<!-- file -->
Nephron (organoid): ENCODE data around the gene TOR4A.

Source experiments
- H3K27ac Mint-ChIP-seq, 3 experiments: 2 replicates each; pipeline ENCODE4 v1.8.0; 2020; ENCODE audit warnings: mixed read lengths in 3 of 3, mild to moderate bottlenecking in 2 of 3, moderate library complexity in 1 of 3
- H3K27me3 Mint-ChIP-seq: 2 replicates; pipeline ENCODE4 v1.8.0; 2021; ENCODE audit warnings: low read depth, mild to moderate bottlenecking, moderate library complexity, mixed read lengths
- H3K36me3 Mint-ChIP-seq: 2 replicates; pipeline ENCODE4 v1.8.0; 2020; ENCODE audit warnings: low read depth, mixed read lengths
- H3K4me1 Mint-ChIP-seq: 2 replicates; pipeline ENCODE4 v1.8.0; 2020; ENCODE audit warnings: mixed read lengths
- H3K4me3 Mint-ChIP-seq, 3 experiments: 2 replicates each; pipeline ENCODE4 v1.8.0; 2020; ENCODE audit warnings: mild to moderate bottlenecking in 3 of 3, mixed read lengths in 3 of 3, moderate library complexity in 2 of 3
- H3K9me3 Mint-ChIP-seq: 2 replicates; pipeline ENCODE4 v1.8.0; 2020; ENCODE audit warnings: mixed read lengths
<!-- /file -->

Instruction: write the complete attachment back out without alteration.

Nephron (organoid): ENCODE data around the gene TOR4A.

Source experiments
- H3K27ac Mint-ChIP-seq, 3 experiments: 2 replicates each; pipeline ENCODE4 v1.8.0; 2020; ENCODE audit warnings: mixed read lengths in 3 of 3, mild to moderate bottlenecking in 2 of 3, moderate library complexity in 1 of 3
- H3K27me3 Mint-ChIP-seq: 2 replicates; pipeline ENCODE4 v1.8.0; 2021; ENCODE audit warnings: low read depth, mild to moderate bottlenecking, moderate library complexity, mixed read lengths
- H3K36me3 Mint-ChIP-seq: 2 replicates; pipeline ENCODE4 v1.8.0; 2020; ENCODE audit warnings: low read depth, mixed read lengths
- H3K4me1 Mint-ChIP-seq: 2 replicates; pipeline ENCODE4 v1.8.0; 2020; ENCODE audit warnings: mixed read lengths
- H3K4me3 Mint-ChIP-seq, 3 experiments: 2 replicates each; pipeline ENCODE4 v1.8.0; 2020; ENCODE audit warnings: mild to moderate bottlenecking in 3 of 3, mixed read lengths in 3 of 3, moderate library complexity in 2 of 3
- H3K9me3 Mint-ChIP-seq: 2 replicates; pipeline ENCODE4 v1.8.0; 2020; ENCODE audit warnings: mixed read lengths